Coronavirus: NHS staff forced to share masks and hold their breath when treating patients due to PPE shortages, claims leading doctor

Doctors also being forced to accept PPE donated from local school science labs, says Dr Rinesh Parmar

Samuel Lovett
Sunday 05 April 2020 18:07 BST
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Coronavirus: Sunbathers in parks are breaking government restrictions, says health secretary

Doctors and nurses are being forced to share masks or hold their breath while treating coronavirus patients due to a lack of personal protective equipment (PPE), a leading doctor has claimed.

Dr Rinesh Parmar, of the Doctors’ Association, told Sophy Ridge on Sunday that despite government promises to equip all NHS staff with the necessary PPE, health workers were still being left exposed within hospitals.

He said that a survey conducted by his organisation has found that almost half of doctors say they have no eye protection at all.

In some hospitals, staff were having to reuse eye masks, Dr Parmar said, adding that nurses doing high-risk procedures are “having to hold their breath”.

“Given the severe lack of PPE getting through, we are all very concerned about potentially losing more colleagues”, he said.

Dr Parmar said it was sad to hear of those who had already been lost “in the line of duty”, adding “none of us want to hear further stories of frontline staff losing their lives.”

To combat PPE shortages, doctors are also being forced to accept donations from local schools’ science labs, he said.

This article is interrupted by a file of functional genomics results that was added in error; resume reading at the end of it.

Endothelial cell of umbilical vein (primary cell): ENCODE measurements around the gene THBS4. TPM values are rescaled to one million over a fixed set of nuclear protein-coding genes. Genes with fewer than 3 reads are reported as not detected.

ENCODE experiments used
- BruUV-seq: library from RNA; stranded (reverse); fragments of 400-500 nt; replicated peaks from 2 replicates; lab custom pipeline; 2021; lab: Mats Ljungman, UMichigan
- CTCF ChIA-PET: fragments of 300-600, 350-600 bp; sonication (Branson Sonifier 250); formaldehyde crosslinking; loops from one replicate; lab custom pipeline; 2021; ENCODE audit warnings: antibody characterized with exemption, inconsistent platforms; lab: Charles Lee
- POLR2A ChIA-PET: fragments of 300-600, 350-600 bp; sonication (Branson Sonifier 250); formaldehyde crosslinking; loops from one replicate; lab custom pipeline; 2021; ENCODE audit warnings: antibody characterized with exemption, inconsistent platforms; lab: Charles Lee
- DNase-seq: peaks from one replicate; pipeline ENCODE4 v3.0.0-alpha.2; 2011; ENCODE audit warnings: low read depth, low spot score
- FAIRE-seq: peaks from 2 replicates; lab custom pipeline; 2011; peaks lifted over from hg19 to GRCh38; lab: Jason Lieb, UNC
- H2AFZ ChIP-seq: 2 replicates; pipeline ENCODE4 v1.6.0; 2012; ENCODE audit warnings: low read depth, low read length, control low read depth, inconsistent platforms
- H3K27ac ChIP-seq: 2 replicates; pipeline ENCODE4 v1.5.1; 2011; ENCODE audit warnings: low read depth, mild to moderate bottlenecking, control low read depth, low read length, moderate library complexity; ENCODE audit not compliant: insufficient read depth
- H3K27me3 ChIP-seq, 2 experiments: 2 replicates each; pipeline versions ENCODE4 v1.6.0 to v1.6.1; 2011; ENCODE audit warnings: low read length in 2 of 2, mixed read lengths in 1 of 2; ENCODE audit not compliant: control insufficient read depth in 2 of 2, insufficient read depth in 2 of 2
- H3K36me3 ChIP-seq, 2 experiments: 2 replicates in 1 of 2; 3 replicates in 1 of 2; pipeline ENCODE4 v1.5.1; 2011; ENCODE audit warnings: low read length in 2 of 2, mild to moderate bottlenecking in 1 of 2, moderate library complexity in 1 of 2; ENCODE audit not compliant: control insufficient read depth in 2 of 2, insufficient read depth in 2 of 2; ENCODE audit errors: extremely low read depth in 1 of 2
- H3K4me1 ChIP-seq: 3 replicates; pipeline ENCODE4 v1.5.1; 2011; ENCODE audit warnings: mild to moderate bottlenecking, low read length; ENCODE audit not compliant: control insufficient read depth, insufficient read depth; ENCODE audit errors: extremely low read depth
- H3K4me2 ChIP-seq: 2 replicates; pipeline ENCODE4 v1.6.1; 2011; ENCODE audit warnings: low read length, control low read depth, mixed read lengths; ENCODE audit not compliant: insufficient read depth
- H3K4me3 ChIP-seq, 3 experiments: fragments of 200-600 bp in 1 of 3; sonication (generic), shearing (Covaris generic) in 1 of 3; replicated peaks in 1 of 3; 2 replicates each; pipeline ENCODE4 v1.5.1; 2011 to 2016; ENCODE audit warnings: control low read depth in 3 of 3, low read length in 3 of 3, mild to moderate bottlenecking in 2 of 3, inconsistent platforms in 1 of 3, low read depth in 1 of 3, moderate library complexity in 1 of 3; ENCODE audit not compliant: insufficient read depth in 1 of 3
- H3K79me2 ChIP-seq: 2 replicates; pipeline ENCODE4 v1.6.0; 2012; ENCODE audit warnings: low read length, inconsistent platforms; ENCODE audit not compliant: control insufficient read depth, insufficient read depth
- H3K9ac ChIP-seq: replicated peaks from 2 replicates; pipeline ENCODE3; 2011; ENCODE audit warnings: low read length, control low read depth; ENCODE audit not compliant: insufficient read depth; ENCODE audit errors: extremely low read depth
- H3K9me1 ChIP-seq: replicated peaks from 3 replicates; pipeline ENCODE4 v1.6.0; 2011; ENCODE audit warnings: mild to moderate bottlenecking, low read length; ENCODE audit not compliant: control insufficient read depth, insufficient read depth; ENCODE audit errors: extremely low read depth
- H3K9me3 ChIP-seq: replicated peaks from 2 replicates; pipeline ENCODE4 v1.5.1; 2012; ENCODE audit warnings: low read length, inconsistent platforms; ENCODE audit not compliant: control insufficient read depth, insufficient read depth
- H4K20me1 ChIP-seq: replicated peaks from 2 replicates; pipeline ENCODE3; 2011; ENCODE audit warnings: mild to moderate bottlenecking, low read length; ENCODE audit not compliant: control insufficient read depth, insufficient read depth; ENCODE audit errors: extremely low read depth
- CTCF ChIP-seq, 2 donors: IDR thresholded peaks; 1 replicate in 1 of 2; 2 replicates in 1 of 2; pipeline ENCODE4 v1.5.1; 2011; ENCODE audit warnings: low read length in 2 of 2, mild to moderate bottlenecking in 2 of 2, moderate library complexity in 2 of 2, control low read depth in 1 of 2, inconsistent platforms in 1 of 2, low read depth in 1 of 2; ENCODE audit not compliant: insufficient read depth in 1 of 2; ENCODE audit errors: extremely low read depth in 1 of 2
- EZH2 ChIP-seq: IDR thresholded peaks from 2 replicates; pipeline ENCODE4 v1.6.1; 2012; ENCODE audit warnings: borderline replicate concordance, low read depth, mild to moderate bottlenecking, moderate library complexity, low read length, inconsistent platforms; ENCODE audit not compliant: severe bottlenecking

Dr Parmar also raised concerns about the country’s testing capacity, saying: “We have heard in the last few weeks that testing is going to be ramped up. It would be welcome to see that in practice.”

He claimed that there have been reports of doctors going to testing centres, only to be turned away.

Saffron Cordery, of NHS Providers, which represents NHS trusts, told Sky News that, over time, increasing testing “may be doable”.

She said that testing is important because “the more staff we test, the more staff we can get back to work”.

Asked if there are concerns that some regions of the country are better prepared for the pandemic than others, Ms Cordery said that the stock of ventilators is being managed nationally.

She added: “I think that the nature of this pandemic is that it is spreading from region to region.

“London is probably best prepared because London has seen the surge in demand hitting first. It is important that every part of the country is supported.”

Earlier on the programme, health secretary Matt Hancock warned that people sunbathing in public spaces amid the recent warm weather were breaching the coronavirus social distancing rules.

“The vast majority of people are following the public health advice, which is absolutely critical, and staying at home,” he said.

“But there are a small minority of people who are still not doing that – it’s quite unbelievable frankly to see that there are some people who are not following the advice.”

Asked whether sunbathing in public spaces was against the law, he said: “Sunbathing is against the rules that have been set out for important public health reasons.”

He warned those who are flouting the guidance: “You are putting others’ lives at risk and you are putting yourself in harm’s way.”

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